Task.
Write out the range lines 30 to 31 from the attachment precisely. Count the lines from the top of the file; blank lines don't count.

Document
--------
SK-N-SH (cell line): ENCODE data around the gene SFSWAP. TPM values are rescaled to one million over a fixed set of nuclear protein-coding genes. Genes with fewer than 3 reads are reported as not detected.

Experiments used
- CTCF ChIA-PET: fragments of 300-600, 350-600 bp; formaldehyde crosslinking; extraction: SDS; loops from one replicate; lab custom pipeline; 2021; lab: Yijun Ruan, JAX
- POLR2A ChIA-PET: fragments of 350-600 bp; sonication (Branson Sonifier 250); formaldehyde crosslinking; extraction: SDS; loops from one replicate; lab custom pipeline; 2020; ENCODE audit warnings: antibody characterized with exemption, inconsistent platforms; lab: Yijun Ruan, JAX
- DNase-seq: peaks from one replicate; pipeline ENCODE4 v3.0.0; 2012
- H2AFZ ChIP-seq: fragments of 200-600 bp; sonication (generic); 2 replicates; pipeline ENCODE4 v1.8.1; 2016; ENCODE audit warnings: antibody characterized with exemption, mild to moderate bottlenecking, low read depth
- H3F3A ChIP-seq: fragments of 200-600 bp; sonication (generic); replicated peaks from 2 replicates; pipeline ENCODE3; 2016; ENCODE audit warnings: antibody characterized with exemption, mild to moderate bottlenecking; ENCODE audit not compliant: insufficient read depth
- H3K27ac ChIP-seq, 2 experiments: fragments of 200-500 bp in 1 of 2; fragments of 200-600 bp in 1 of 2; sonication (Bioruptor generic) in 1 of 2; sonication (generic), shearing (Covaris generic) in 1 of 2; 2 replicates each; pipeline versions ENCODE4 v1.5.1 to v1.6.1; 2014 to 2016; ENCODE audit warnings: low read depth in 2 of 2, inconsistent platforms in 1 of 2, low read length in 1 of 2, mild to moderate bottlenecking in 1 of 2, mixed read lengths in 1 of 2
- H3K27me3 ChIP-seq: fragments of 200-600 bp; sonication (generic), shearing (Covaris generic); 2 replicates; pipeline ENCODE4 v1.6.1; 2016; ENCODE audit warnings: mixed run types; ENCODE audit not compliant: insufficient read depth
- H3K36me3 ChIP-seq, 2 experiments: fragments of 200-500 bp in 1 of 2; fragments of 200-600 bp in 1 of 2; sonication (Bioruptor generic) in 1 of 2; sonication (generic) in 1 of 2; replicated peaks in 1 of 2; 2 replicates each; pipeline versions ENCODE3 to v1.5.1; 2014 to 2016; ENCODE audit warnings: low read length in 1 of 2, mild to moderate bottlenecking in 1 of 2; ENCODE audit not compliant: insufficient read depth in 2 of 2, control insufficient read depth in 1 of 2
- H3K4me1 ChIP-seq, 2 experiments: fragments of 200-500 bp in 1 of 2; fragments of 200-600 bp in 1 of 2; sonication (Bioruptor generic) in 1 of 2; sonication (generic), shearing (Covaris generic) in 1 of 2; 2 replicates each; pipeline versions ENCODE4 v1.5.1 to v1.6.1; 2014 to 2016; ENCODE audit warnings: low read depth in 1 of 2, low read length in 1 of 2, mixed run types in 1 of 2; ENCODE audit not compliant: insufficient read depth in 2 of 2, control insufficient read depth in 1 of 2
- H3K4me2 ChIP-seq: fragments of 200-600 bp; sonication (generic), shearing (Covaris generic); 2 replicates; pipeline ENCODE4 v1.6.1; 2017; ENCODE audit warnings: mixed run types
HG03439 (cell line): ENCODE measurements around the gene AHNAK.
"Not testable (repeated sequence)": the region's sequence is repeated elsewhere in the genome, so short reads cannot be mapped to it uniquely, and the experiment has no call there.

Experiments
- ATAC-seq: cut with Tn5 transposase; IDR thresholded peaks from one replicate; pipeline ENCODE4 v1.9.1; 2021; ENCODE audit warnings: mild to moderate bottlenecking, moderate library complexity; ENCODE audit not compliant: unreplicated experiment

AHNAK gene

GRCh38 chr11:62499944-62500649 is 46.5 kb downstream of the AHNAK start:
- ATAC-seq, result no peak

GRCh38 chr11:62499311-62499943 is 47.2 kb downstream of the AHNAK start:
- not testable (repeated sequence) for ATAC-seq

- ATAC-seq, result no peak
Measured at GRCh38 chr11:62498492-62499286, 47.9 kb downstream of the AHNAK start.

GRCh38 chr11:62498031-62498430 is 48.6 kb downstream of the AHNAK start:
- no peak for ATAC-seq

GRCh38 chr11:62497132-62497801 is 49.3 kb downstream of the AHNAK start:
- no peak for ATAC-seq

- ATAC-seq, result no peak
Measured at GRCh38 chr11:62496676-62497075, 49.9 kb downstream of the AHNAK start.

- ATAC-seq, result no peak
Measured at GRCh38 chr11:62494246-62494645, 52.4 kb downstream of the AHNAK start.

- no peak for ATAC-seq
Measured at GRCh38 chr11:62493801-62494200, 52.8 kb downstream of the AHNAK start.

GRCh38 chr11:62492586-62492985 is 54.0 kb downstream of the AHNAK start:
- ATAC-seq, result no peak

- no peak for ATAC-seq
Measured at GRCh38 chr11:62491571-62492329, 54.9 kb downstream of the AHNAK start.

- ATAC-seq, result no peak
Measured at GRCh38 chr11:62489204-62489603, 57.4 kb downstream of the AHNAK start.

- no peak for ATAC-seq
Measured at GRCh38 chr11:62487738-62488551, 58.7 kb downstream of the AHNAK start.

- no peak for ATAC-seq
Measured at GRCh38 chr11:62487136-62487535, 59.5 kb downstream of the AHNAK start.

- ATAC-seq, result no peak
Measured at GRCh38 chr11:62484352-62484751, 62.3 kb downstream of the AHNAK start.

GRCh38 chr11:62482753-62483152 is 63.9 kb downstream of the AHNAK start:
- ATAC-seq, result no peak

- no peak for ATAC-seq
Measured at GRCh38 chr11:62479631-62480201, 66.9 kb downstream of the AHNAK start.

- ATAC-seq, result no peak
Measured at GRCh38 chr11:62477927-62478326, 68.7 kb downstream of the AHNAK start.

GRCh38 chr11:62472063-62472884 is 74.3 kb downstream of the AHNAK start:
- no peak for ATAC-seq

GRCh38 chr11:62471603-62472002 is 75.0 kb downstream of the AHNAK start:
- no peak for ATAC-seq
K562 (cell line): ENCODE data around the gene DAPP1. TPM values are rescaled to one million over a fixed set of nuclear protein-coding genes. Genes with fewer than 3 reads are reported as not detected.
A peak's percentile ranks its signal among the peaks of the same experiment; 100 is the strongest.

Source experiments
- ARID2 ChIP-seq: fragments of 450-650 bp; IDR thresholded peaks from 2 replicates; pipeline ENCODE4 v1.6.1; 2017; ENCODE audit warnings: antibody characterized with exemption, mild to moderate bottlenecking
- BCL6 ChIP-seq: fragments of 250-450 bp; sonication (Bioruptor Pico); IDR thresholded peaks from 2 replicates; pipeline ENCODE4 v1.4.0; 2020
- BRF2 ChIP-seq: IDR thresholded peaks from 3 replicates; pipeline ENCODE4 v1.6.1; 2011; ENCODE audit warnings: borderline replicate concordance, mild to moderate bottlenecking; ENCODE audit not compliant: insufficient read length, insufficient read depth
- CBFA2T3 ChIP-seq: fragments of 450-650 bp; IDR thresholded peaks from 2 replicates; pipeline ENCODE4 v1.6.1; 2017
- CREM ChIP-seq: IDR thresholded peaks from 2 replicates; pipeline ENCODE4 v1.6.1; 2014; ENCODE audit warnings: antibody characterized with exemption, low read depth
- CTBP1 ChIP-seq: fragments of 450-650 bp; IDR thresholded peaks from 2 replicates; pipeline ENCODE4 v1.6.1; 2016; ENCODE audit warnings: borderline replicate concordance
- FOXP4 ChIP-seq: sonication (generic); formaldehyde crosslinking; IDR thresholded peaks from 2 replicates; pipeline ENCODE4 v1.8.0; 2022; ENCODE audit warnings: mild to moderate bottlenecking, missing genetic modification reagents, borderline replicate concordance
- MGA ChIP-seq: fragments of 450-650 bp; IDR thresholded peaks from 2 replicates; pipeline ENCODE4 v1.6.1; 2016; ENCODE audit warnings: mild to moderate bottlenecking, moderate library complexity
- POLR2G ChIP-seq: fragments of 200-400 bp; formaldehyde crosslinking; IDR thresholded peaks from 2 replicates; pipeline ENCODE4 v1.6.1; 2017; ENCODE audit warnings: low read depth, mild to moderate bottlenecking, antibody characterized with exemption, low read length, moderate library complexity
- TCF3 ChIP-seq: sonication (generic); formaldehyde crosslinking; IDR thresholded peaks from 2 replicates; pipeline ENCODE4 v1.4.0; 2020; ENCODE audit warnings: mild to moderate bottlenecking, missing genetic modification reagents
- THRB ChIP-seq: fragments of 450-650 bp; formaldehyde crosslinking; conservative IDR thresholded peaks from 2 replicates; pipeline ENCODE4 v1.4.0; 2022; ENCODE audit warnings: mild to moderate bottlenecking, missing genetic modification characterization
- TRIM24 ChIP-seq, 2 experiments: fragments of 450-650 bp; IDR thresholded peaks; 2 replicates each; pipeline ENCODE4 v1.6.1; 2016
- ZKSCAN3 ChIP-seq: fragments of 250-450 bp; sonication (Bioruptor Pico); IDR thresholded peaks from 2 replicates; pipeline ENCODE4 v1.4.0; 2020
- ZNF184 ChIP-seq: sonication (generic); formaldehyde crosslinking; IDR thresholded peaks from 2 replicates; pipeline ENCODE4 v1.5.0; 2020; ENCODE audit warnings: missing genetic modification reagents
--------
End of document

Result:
- ATAC-seq, result no peak
Measured at GRCh38 chr11:62494246-62494645, 52.4 kb downstream of the AHNAK start.